Rule-making Procedures – Scope Statements – Public Hearings – Economic Impact Analysis – Environmental Impact Statement
Applegate-Bader Farm LLC v. Wisconsin Dep’t of Revenue, 2020 WI App 7 (filed 30 Jan. 2020) (ordered published 26 Feb. 2020)
HOLDINGS: 1) The plaintiff did not rebut the statutory presumption that the Department of Revenue’s (DOR’s) promulgation of certain administrative rule amendments complied with the pertinent Wis. Stat. chapter 227 rule-making procedures. 2) The DOR did not violate the Wisconsin Environmental Protection Act (WEPA) when it did not prepare an environmental impact statement relating to the rule amendments.
SUMMARY: The DOR sought to amend Wis. Admin. Code section Tax 18.05(1)(d), which defines some of the property uses that qualify as “agricultural use” for property tax classification purposes. It prepared a scope statement regarding the rule change, secured the governor’s approval, published an initial draft of the rule with a fiscal estimate and economic impact analysis, and then held a public hearing. After the hearing, the department made substantive changes to the initial draft and then submitted them to the legislature and governor for final approval.
In this litigation the plaintiff, Applegate-Bader Farm LLC, sought to have the amended rule invalidated. It claimed that the department did not properly follow Wis. Stat. chapter 227 procedures because it did not undertake the additional rule-making steps of revising the scope statement, holding another public-comment hearing, or revising the economic impact analysis after making changes to the initial draft rule.
Applegate-Bader Farm also argued that the department violated the WEPA because it did not sufficiently investigate potential environmental effects of the rule before deciding not to prepare an environmental impact statement. The circuit court held that the department failed to comply with Wis. Stat. chapter 227 procedures and it invalidated the amended rule; it also concluded that the department did not violate the WEPA. In a decision authored by Judge Blanchard, the court of appeals affirmed in part and reversed in part.
Addressing the plaintiff’s Wis. Stat. chapter 227 claims, the court first concluded that the department did not violate rule-making procedure by failing to prepare a revised scope statement based on the changes to the draft rule (see ¶ 56). A rule-making agency must revise a scope statement “only when the draft rule under consideration meaningfully or measurably varies from the topics described in the [original] scope statement” (¶ 43) (emphasis added). See Wis. Stat. § 227.135(4). The plaintiff conceded that under this interpretation of the statute, no revised scope statement was required (see ¶ 39).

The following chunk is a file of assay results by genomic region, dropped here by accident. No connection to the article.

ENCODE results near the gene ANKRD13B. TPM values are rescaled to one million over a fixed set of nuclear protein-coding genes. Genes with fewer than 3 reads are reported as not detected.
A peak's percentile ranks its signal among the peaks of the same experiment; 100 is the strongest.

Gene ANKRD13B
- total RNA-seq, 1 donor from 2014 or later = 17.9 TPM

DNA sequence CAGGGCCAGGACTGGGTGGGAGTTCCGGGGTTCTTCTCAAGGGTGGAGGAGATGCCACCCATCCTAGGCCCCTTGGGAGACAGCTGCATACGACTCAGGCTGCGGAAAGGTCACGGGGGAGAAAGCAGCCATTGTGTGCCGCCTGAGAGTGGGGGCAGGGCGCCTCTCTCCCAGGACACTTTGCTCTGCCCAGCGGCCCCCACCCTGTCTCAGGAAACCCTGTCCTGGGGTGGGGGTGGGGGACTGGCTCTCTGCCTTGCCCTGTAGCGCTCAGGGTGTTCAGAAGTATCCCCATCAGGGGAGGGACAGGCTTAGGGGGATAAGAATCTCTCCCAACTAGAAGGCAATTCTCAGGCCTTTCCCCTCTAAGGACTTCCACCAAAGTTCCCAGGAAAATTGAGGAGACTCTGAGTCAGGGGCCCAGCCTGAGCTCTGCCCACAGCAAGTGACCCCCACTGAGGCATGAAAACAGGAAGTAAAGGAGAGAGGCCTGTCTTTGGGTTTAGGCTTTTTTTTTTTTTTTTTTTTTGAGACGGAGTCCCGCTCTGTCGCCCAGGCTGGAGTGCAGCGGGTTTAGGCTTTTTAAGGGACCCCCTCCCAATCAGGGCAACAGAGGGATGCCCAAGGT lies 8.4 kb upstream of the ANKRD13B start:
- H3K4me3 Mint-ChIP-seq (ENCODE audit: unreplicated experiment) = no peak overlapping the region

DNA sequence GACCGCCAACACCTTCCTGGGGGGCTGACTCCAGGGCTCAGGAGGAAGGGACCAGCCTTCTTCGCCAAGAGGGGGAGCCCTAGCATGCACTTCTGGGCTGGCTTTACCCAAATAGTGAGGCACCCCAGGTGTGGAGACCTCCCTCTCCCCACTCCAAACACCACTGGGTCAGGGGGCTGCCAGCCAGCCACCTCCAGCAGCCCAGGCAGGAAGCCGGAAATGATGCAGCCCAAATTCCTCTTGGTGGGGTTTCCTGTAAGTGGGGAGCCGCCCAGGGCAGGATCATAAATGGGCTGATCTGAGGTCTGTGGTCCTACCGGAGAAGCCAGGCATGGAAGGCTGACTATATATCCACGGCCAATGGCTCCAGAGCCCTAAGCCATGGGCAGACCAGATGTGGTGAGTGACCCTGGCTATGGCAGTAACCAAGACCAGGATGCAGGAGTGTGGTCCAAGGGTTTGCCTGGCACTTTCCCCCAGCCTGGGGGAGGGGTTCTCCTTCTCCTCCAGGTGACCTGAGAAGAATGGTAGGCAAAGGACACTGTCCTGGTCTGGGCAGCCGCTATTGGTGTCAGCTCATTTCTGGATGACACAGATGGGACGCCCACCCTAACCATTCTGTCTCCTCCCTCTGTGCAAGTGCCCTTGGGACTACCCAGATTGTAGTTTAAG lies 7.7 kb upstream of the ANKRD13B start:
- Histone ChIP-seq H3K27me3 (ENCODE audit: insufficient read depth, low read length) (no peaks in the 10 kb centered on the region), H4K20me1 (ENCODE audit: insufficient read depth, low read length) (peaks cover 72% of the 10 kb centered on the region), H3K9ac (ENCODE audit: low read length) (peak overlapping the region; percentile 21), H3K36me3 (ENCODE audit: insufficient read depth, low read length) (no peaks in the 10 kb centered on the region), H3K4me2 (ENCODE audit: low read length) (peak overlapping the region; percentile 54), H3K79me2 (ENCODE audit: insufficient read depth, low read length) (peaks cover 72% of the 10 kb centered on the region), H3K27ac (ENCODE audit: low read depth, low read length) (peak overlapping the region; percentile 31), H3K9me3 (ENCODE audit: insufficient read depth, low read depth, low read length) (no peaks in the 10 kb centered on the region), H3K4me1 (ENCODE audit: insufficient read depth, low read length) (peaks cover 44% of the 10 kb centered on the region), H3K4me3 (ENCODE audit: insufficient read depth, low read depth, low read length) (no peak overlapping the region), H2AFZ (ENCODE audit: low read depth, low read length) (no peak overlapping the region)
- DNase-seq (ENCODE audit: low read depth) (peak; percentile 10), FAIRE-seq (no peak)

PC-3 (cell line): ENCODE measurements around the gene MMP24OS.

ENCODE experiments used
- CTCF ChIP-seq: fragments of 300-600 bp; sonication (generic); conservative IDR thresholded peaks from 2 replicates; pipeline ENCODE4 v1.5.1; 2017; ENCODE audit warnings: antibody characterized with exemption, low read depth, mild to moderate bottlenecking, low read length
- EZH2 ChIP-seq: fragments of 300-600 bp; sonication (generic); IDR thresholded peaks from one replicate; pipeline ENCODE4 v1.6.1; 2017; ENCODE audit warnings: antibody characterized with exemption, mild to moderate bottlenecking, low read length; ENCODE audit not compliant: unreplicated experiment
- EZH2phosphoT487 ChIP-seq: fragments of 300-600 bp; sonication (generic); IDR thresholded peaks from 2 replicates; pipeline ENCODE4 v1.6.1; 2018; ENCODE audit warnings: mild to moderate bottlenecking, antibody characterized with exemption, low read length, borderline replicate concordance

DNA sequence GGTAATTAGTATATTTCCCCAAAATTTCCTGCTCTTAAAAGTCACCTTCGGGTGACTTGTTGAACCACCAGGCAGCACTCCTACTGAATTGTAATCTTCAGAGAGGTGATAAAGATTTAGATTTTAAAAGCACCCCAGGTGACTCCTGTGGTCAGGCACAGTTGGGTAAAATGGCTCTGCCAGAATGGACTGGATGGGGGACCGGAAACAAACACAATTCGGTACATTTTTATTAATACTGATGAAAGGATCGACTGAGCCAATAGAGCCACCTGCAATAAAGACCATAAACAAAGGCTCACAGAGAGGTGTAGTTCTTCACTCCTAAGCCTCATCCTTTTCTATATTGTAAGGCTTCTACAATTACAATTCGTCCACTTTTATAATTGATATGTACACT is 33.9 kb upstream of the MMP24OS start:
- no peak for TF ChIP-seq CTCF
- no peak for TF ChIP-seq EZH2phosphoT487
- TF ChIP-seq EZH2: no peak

The court also concluded that a second public hearing was not required in this case “because interested parties were on notice that the Department could promulgate a draft rule resembling the one adopted” (¶ 58).
The court addressed whether a revised economic impact statement was required. Under Wis. Stat. section 227.137(4), “[i]f a proposed rule is modified after the economic impact analysis is submitted under this subsection so that the economic impact of the proposed rule is significantly changed, the agency shall prepare a revised economic impact analysis for the proposed rule as modified.” The court rejected the LLC’s economic impact statement challenge “based on a lack of factual development” (¶ 73).
“Summing up on all Wis. Stat. ch. 227 issues, we conclude that the LLC has failed to rebut the presumption that the Department complied with ch. 227 and, accordingly, we reverse the circuit court’s rulings to the contrary” (¶ 81).
Lastly, the court concluded that the department did not violate the WEPA. The plaintiff argued that the department failed to sufficiently investigate whether the draft rule, particularly in its changed form, would have indirect and adverse effects on the environment based on incentives that the rule creates for farmers who have land enrolled in conservation easements.
Said the court: “[U]nder controlling case law, we are obligated to reject the LLC’s WEPA claim because the LLC concedes that its allegations are premised on only alleged ‘indirect effects’ on the environment. See Wisconsin’s Envtl. Decade, Inc. v. DNR, 115 Wis. 2d 381, 394, 340 N.W.2d 722 (1983) (‘The presence of significant indirect effects or cumulative effects … alone does not require an EIS’)” (¶ 82).
Trespassers – Immunity
Stroede v. Society Ins., 2020 WI App 8 (filed 14 Jan. 2020) (ordered published 26 Feb. 2020)